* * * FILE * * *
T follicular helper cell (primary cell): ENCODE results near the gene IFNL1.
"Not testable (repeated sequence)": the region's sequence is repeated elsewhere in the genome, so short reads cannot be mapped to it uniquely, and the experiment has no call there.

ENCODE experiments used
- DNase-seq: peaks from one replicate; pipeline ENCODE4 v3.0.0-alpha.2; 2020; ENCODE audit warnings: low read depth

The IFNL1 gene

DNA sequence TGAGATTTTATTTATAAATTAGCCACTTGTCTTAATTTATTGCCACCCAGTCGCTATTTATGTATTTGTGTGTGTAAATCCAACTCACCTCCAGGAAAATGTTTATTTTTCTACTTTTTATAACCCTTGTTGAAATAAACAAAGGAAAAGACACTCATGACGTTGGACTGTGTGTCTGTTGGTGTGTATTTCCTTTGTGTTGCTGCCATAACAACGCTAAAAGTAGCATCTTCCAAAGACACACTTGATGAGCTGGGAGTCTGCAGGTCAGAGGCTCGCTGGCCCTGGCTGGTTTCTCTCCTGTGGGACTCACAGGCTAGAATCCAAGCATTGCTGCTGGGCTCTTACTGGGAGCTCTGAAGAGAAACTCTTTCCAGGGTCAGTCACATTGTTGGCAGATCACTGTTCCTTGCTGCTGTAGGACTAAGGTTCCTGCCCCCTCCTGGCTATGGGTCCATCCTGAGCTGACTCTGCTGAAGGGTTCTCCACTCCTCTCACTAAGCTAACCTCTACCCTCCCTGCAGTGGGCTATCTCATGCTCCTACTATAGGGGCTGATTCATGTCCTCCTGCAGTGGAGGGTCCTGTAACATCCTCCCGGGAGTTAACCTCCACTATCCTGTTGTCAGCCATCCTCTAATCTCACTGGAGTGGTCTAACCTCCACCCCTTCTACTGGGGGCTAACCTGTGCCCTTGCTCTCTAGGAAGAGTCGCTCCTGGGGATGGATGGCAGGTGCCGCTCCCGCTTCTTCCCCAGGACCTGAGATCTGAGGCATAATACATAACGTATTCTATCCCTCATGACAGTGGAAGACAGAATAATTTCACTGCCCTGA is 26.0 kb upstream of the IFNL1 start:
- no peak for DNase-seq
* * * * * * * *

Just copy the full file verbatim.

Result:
T follicular helper cell (primary cell): ENCODE results near the gene IFNL1.
"Not testable (repeated sequence)": the region's sequence is repeated elsewhere in the genome, so short reads cannot be mapped to it uniquely, and the experiment has no call there.

ENCODE experiments used
- DNase-seq: peaks from one replicate; pipeline ENCODE4 v3.0.0-alpha.2; 2020; ENCODE audit warnings: low read depth

The IFNL1 gene

DNA sequence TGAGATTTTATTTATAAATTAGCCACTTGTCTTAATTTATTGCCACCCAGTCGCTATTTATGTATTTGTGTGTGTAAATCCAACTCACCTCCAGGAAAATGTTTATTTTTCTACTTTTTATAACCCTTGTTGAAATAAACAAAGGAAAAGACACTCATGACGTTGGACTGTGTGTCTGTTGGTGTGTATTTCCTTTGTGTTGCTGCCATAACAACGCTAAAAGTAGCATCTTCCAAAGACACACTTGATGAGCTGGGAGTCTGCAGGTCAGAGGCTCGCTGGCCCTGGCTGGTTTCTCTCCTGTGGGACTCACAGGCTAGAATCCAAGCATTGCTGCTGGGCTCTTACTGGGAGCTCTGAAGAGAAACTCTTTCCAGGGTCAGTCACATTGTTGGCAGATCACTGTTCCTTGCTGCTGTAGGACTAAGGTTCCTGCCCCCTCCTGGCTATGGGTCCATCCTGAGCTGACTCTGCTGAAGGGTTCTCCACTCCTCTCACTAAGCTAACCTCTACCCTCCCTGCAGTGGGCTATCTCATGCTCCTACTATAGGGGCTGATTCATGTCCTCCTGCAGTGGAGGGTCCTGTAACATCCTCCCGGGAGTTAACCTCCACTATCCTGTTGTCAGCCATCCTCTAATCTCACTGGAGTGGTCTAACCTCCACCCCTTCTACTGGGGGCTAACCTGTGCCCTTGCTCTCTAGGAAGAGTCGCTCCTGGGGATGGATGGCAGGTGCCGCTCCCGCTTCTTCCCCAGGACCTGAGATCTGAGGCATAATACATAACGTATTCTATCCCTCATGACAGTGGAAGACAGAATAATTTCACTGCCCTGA is 26.0 kb upstream of the IFNL1 start:
- no peak for DNase-seq